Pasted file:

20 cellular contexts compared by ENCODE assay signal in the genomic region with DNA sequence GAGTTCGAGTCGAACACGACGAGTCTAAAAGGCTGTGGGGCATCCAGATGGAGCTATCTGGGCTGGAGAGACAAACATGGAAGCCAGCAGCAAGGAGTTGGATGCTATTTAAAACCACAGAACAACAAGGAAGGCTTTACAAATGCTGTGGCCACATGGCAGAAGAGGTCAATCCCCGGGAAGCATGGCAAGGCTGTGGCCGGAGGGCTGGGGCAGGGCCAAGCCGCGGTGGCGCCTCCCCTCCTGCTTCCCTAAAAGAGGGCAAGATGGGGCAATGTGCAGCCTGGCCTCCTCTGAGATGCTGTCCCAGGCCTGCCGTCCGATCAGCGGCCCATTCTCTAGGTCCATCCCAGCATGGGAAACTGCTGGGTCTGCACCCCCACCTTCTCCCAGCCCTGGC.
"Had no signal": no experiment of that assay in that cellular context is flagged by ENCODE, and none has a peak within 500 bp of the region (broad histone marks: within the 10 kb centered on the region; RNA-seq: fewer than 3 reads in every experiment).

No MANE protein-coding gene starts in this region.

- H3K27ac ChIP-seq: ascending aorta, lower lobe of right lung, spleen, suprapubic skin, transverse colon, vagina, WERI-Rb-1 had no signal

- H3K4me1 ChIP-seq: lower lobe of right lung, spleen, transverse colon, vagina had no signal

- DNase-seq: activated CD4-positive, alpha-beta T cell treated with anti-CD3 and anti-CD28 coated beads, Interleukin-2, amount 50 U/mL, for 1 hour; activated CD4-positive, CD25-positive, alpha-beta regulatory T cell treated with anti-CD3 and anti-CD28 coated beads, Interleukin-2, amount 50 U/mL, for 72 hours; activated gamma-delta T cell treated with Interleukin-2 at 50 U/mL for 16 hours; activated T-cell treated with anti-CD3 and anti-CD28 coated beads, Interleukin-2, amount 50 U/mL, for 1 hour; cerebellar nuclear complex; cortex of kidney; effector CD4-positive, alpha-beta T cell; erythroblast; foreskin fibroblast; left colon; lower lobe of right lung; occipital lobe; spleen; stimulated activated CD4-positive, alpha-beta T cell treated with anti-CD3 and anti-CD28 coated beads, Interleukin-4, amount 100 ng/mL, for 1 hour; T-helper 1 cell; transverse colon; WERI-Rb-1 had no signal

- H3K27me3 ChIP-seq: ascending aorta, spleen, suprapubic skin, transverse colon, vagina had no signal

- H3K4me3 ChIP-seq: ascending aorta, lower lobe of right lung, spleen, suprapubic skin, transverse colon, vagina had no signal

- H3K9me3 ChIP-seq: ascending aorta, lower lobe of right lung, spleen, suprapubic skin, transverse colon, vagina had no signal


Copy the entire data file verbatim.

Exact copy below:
20 cellular contexts compared by ENCODE assay signal in the genomic region with DNA sequence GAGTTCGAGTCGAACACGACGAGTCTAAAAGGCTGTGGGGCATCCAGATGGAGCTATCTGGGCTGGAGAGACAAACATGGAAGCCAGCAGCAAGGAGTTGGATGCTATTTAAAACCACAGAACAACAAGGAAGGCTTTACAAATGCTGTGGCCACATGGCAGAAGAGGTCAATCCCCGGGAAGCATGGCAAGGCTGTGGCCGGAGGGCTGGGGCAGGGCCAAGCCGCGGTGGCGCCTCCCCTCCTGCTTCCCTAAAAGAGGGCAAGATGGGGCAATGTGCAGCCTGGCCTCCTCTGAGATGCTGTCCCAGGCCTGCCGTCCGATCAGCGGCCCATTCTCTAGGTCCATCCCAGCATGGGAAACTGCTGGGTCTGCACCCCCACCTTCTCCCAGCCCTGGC.
"Had no signal": no experiment of that assay in that cellular context is flagged by ENCODE, and none has a peak within 500 bp of the region (broad histone marks: within the 10 kb centered on the region; RNA-seq: fewer than 3 reads in every experiment).

No MANE protein-coding gene starts in this region.

- H3K27ac ChIP-seq: ascending aorta, lower lobe of right lung, spleen, suprapubic skin, transverse colon, vagina, WERI-Rb-1 had no signal

- H3K4me1 ChIP-seq: lower lobe of right lung, spleen, transverse colon, vagina had no signal

- DNase-seq: activated CD4-positive, alpha-beta T cell treated with anti-CD3 and anti-CD28 coated beads, Interleukin-2, amount 50 U/mL, for 1 hour; activated CD4-positive, CD25-positive, alpha-beta regulatory T cell treated with anti-CD3 and anti-CD28 coated beads, Interleukin-2, amount 50 U/mL, for 72 hours; activated gamma-delta T cell treated with Interleukin-2 at 50 U/mL for 16 hours; activated T-cell treated with anti-CD3 and anti-CD28 coated beads, Interleukin-2, amount 50 U/mL, for 1 hour; cerebellar nuclear complex; cortex of kidney; effector CD4-positive, alpha-beta T cell; erythroblast; foreskin fibroblast; left colon; lower lobe of right lung; occipital lobe; spleen; stimulated activated CD4-positive, alpha-beta T cell treated with anti-CD3 and anti-CD28 coated beads, Interleukin-4, amount 100 ng/mL, for 1 hour; T-helper 1 cell; transverse colon; WERI-Rb-1 had no signal

- H3K27me3 ChIP-seq: ascending aorta, spleen, suprapubic skin, transverse colon, vagina had no signal

- H3K4me3 ChIP-seq: ascending aorta, lower lobe of right lung, spleen, suprapubic skin, transverse colon, vagina had no signal

- H3K9me3 ChIP-seq: ascending aorta, lower lobe of right lung, spleen, suprapubic skin, transverse colon, vagina had no signal